Another thing about this particular day is that our almanacs call it the first day of spring. All because no boy or anything else has a shadow on the equator at noon time. People and bluebirds and robins in the state of New York will see squalls of snow about that time, and there will be some freezing nights. But after the first day of spring the cold storms do not last so long, as was the case during December, January, and early February, when the sun's rays hit us with very glancing blows. Watch to see how much faster the sun melts the snow on the last days of March than it did at Christmas time. The light is also stronger and brighter, and plants in greenhouses and our homes have more life, and are not so shiftless, so to speak. Even the hens feel the influence, for they begin to lay more eggs and cackle, and down goes the price of eggs. Do not forget to learn what day in March spring begins, when the Equator boy finds it so hot that he would like to take off his flesh, and sit in his bones. After a few days, Equator Shem will find he again has a shadow at noon. A short one it is true, but it will get longer and longer each day. Now his shadow will be on the south side of him. Is this a queer thing to happen? On which side of you is your noon-time shadow? I will give every one of you a red apple that finds it anywhere but on the north side of him at twelve o'clock. Every time the sun shines at noon, watch to find your old uncle in the wrong, and thereby get the apple. Each day that the shadow of Equator Shem becomes longer and longer, the noon-day shadow of Tropic of Cancer Ham, living on the Island of Cuba, will be getting shorter and shorter, until at last there comes a day during the last of June that he, too, will have no shadow, and the almanac says that that day is the beginning of summer.
Now it will be the turn of the Tropic of Cancer, Ham, on the Island of Cuba, to say the weather is hotter than two Fourths of July beat into one, and he too will wish that he could take off his flesh, and sit in his bones. Everybody in the state of New York will say that the first summer day is the longest day of the year. It is on this day that Equator Shem will have as long a shadow as he ever had in his life. No United States boy will ever be without a shadow at noon so long as he remains in his own country. When the eight o'clock curfew bell says it is time for boys and girls to go to bed, it will yet be light enough to read the papers. The sun not only sets late on that first summer day, but it appears early next morning. What a beautiful spectacle a sunrise in June is! Men of wealth will pay thousands of dollars for pictures showing its glory, yet I suppose that not one boy in five hundred ever saw the beauty of the birth of a new day in the sixth month of the year, and with no price of admission at that.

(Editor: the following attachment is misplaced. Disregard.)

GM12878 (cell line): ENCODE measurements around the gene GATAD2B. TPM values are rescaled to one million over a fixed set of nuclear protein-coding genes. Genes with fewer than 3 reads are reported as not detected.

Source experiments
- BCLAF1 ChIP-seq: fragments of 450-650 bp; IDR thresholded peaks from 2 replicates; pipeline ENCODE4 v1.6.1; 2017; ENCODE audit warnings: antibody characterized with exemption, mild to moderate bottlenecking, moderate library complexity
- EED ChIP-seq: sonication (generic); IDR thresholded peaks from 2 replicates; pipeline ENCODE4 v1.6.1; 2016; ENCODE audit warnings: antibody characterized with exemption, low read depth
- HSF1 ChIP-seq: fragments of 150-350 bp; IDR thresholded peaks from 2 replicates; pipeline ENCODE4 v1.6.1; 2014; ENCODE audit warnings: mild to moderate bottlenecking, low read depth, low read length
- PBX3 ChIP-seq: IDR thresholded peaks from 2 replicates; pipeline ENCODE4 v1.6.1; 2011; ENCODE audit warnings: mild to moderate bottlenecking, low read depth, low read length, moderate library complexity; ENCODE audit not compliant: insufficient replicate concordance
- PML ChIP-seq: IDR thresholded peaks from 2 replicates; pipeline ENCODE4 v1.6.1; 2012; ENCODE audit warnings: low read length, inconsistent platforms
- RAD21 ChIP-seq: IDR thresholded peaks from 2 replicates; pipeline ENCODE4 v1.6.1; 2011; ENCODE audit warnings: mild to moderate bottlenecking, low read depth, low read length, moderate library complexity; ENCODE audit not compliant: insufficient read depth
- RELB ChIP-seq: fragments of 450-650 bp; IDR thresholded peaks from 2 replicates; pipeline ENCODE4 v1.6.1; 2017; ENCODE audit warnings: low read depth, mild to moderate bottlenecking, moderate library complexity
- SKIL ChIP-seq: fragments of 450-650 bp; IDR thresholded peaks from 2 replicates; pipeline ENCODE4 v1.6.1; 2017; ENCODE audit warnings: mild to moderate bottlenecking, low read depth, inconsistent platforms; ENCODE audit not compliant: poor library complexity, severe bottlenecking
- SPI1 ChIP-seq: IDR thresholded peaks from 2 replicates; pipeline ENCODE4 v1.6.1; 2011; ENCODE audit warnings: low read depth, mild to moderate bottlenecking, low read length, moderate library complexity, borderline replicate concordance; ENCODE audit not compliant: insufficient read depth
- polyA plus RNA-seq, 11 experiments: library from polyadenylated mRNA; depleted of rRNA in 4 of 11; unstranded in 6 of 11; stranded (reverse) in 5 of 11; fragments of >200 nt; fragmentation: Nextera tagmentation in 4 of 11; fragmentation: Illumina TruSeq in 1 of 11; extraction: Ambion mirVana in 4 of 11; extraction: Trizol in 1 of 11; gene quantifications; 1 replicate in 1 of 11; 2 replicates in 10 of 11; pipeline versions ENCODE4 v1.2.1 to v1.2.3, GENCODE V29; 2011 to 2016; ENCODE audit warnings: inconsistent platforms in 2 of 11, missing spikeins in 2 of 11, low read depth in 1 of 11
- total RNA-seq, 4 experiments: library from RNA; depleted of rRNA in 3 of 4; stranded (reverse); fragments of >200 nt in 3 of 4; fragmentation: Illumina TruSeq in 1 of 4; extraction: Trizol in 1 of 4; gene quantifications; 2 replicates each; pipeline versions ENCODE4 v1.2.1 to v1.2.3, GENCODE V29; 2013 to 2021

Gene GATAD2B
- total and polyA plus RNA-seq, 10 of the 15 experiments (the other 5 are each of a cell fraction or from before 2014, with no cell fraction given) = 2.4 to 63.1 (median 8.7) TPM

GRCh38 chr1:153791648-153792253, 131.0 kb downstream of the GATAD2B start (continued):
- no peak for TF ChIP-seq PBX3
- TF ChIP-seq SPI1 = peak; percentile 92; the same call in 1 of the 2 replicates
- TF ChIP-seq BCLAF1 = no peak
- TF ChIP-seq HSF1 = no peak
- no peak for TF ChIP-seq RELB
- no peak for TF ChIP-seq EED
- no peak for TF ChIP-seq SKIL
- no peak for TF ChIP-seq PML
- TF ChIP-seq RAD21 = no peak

For only one day do the sun's rays fall directly on top of the head of Tropic of Cancer Ham, who lives on the Island of Cuba—just for one day, after which the up and down rays travel back towards the Equator Shem. On the twenty-first of September Shem again has no shadow at noon, and the almanac makers say that is the last day of summer, and tomorrow will be the first day of autumn. Again it is very hot where Shem lives, but the alligators and monkeys and the parrots do not seem to mind it. Where do the up and down rays of the sun go next? They keep going south, hunting for the boy named Tropic of Capricorn Japhet, to warm him up, as was the case with the boys in Cuba and at the Equator. The up and down rays do not find the top of the head of the lad in the City of San Paulo, Brazil until the last part of December, just four days before Christmas, and then the almanac says this is the beginning of winter, and the shorter days of the year, when we in the state of New York light the lamp at five o'clock in the afternoon. Now, my boys and girls, do you understand why we have a change of seasons? Do you understand that the sun changes his manner of pitching his rays at us? That in winter, when he is over the head of the Tropic of Capricorn Japhet in San Paulo, and making summer on that part of the earth, to us people in the north, in the State of New York, he pitches only slanting rays that do not hit us hard, and have but little power? Thus you will see that the rays of the sun that strike the earth direct blows, swing back and forth like a pendulum, year after year, and century after century, coming north as far as Tropic of Cancer Shem, but no farther, and then swinging south as far as the boy named Tropic of Capricorn Japhet, and no farther, just stopping and swinging back again towards the north.